The other night I went to my favorite French bakery and restaurant, Chocolate Maven, for un petit dîner du café. The hostess asked me how many I was. Although I was caught off guard by her philosophic question, I responded simply, “it’s just me.” The hostess began to count out three menus. “No, just a table for one,” I insisted. The hostess looked up at me. Her forehead creased and she gave me a look that suggested sympathy. Wait staff around her averted their gazes and clucked their tongues seeming to say too bad.
Despite the wait staff’s grave response, I had a fantastic diner. Alone. I started the night with a piece of warm brioche from the bakery smeared in red and black sea salt dusted butter. I silently savored crisp and cool French-Vietnamese Spring Rolls in a lavender vinaigrette. I privately applauded my chicken dish’s Chimayo Chile blackened crust and the melted layer of Gouda cheese underneath. Unashamed, I sopped up the chicken’s spicy tomatillo-lime sauce with the last of my brioche. I experienced this gustatory bliss in complete silence. I was an piously indulgent nun pursuing flavorful salvation.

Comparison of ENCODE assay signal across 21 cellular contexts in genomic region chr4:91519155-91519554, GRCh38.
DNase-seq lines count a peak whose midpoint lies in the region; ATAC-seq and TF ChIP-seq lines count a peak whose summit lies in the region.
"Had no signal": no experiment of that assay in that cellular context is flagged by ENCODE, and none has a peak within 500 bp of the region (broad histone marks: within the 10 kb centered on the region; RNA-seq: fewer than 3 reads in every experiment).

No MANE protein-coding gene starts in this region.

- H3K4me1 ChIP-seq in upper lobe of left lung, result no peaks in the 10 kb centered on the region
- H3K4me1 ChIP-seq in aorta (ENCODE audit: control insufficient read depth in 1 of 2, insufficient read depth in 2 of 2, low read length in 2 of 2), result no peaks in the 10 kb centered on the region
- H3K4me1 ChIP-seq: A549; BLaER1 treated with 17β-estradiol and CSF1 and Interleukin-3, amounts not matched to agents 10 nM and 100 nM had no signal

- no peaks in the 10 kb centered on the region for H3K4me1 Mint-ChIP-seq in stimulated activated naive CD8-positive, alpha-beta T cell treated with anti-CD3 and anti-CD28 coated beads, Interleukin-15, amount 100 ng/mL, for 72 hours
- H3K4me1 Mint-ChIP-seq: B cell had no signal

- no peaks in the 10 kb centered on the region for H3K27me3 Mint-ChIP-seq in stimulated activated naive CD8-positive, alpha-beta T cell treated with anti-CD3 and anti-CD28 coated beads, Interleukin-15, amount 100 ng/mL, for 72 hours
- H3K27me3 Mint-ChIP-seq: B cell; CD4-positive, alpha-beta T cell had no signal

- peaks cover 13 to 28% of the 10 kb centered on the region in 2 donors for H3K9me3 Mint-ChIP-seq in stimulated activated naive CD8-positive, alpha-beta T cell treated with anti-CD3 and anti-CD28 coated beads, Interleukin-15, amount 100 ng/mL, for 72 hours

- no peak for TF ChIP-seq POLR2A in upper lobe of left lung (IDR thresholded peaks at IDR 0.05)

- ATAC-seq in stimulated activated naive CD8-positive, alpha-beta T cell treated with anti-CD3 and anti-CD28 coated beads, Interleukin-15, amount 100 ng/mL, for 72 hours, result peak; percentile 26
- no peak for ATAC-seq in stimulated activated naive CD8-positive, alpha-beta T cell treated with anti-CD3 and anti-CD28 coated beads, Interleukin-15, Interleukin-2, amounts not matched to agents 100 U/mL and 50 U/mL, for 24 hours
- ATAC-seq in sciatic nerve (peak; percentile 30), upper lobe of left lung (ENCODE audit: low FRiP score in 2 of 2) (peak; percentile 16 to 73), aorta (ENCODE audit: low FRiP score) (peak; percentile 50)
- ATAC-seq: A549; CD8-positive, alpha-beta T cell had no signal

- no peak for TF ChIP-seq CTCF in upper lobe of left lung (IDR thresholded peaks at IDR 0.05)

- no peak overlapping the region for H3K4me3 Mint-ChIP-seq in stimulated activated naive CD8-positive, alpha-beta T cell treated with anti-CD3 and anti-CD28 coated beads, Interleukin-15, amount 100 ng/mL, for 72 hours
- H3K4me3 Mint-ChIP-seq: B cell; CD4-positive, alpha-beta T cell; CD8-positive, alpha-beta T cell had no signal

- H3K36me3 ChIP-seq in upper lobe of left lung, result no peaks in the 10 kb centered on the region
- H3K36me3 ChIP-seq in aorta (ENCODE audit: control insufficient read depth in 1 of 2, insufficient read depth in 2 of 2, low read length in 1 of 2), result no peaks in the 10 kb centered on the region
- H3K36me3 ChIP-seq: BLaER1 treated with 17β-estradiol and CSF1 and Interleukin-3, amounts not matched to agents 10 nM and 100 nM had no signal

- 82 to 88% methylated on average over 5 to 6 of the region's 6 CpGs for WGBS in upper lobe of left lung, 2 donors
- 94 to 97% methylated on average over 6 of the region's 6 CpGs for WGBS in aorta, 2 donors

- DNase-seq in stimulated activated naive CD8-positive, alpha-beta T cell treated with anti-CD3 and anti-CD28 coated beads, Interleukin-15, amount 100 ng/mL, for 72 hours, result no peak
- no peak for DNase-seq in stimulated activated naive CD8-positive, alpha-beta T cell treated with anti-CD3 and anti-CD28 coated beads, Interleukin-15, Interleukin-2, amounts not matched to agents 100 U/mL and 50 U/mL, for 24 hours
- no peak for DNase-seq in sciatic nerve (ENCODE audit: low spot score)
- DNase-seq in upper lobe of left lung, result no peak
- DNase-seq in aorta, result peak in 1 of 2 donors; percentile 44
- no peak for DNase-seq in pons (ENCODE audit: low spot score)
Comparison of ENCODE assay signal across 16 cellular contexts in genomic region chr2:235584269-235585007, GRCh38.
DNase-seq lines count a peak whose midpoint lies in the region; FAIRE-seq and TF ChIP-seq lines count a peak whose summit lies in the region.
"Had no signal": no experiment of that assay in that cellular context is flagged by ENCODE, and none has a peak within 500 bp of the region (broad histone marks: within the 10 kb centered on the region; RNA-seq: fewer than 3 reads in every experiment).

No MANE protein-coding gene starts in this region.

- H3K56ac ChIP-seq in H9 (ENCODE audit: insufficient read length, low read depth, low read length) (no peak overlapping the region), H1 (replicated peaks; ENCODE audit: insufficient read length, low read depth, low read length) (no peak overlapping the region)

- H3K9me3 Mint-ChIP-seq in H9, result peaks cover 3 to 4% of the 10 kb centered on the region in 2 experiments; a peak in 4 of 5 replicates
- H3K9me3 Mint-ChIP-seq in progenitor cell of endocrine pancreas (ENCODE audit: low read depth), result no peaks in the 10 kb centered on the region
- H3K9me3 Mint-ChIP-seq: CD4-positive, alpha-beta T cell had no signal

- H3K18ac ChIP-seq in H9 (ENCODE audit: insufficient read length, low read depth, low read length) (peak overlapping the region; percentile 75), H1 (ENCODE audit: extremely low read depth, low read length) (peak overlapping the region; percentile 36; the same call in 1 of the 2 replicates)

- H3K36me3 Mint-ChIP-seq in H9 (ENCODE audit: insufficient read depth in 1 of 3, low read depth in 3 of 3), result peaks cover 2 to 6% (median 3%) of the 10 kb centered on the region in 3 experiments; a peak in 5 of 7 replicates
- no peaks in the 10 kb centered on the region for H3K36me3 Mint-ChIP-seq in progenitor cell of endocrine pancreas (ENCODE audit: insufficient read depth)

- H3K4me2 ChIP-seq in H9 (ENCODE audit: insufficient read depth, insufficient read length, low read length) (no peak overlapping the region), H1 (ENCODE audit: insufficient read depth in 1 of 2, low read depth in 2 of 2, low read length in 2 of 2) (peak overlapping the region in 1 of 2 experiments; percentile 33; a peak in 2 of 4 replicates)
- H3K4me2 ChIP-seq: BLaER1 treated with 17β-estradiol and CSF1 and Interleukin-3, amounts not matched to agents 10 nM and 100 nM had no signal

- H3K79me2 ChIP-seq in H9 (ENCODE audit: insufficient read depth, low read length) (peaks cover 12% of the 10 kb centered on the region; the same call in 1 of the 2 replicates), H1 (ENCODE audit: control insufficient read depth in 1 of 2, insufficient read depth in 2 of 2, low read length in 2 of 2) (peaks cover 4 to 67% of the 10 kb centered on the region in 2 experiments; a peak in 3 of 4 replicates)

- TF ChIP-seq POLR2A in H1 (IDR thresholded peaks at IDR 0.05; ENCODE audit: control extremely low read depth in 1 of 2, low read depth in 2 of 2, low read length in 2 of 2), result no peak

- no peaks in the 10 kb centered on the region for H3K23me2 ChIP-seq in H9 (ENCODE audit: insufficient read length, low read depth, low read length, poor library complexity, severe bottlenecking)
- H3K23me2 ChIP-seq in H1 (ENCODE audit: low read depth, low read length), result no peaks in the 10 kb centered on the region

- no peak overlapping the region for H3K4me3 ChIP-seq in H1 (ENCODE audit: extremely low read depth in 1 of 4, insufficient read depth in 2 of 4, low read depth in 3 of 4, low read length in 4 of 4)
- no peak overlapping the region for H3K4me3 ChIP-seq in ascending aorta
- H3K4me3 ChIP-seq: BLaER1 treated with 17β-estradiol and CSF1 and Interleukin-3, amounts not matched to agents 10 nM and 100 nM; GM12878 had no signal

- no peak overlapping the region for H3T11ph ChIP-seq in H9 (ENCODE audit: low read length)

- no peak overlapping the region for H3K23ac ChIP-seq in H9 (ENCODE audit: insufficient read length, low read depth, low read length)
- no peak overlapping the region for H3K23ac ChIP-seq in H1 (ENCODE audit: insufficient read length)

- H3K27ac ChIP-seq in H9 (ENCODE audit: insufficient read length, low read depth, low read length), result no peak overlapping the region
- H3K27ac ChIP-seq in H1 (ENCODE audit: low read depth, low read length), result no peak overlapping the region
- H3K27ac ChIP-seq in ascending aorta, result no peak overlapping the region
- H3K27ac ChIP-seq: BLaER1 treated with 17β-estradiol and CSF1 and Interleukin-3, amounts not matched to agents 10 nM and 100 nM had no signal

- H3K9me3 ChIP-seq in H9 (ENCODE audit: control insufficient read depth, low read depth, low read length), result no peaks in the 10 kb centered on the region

I noticed that the diners near my table were significantly more uncomfortable with my solitude than I was. Sharing a meal with another human being is great; it’s a culturally rooted and deeply meaningful medium for interpersonal connection. Yet why is it wrong to enjoy food only to please oneself? I was intimately connected with my meal because I ate it alone. I didn’t need to make conversation with a person across the table. Instead, I was happily obliged to converse with the plate in front of me.